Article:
State Rep. Jennifer Conlin was one of five Democratic legislators in Michigan to have a recall petition filed against them based on recent votes on hate crime and gun reform legislation.
According to the Michigan Advance, Conlin (D-Ann Arbor), Reggie Miller (D-Belleville) and Jaime Churches (D-Wyandotte) all had recall petitions filed against them by separate individuals citing their yes votes on HB 4474 which expanded the definition of hate crimes to include violence on the basis of sexual orientation, gender identity, age and disability.
According to the Michigan Secretary of State’s Office, Linda Ensley of Brighton submitted the petition against Conlin, whose 48th House District includes Genoa and Hamburg townships, the Village of Pinckney and the southeast corner of Putnam Twp. in Livingston County.
Michigan’s proposed hate crime law reform package has been subjected to misinformation from Fox News and other right-wing outlets who have falsely claimed it would criminalize using the wrong pronouns for a person, despite the fact that pronouns are not mentioned anywhere in the legislation.
Meanwhile, the recall petitions for Reps. Sharon MacDonell (D-Troy) and Betsy Coffia (D-Traverse City) cited their votes in favor of the “red flag” gun legislation to allow for judges to issue a temporary order for the removal of firearms for defendants that pose a significant threat to themselves or others.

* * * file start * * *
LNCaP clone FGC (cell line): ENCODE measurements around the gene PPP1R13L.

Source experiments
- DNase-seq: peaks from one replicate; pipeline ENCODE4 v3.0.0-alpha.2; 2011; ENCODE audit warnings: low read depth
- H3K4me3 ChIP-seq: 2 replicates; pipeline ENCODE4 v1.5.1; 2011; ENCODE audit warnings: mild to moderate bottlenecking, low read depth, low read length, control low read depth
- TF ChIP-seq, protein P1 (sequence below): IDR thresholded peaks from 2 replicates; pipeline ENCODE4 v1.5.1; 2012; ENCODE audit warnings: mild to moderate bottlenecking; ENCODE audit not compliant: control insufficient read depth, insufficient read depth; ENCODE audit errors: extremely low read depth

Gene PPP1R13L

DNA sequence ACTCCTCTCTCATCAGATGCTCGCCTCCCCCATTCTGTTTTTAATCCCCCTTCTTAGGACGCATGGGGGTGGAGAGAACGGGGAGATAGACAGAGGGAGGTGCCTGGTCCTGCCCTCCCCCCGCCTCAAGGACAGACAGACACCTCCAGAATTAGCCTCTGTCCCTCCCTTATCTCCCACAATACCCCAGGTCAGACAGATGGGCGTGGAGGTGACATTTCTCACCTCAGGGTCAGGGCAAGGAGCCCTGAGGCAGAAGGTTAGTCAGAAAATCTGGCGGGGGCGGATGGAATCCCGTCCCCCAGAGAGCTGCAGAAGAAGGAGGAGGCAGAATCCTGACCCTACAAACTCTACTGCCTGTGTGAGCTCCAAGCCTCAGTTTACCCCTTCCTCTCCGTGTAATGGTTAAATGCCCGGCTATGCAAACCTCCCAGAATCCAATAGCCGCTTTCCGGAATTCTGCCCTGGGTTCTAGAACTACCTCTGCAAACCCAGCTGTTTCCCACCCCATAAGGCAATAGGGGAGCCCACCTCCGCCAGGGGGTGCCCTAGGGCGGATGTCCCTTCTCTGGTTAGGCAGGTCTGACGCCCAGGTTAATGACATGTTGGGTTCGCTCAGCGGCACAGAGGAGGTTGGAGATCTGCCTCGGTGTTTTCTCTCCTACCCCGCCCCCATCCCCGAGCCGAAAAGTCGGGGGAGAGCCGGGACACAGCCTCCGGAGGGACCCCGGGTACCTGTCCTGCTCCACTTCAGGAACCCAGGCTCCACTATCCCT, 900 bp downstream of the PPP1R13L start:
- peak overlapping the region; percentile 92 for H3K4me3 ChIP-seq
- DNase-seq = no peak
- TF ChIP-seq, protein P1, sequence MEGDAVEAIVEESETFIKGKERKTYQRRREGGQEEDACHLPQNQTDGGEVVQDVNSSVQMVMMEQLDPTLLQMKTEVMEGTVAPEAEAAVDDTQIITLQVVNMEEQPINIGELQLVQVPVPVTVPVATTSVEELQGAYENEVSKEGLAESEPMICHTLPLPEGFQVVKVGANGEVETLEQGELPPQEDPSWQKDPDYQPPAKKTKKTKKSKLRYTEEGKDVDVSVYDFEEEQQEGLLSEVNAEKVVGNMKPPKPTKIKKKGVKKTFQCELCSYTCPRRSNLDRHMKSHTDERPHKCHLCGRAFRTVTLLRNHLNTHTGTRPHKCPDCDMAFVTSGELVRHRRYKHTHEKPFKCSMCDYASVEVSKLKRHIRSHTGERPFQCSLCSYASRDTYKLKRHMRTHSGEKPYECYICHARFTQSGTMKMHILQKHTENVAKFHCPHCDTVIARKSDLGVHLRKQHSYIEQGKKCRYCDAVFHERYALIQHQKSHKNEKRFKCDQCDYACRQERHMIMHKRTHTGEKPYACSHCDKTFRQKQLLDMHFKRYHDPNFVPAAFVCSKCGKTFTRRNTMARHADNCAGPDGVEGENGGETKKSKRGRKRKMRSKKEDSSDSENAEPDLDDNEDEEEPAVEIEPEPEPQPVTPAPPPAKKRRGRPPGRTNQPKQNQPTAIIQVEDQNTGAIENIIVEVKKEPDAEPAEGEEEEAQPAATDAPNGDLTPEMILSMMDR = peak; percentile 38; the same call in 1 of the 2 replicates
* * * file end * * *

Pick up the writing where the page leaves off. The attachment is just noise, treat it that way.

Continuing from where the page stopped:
The lone Republican to have a recall petition filed against them was Rep. Cam Cavitt of Cheboygan, citing his yes vote when the House elected Rep. Joe Tate (D-Detroit) in January to act as House speaker.
Cavitt told the Advance that the recall efforts are “partisan tactics aimed at serving the interests of one political faction” and will divert time and resources from making progress.
“I was elected to Lansing to fight for fiscal responsibility – taxpayers should not be on the hook for a meaningless recall effort,” Cavitt was quoted by the Advance. “Let us refocus our energy and efforts on the challenges that lie ahead, working towards a brighter future for all Michiganders. I remain highly committed to serving the best interests of my constituents.”
All six of the petitions are expected to be on the agenda for the Aug. 1 Board of State Canvassers meeting for language approval. From there they would have 60 days to gather signatures totaling at least 25% of the votes cast for all candidates in the last governor’s race before a recall election would be scheduled.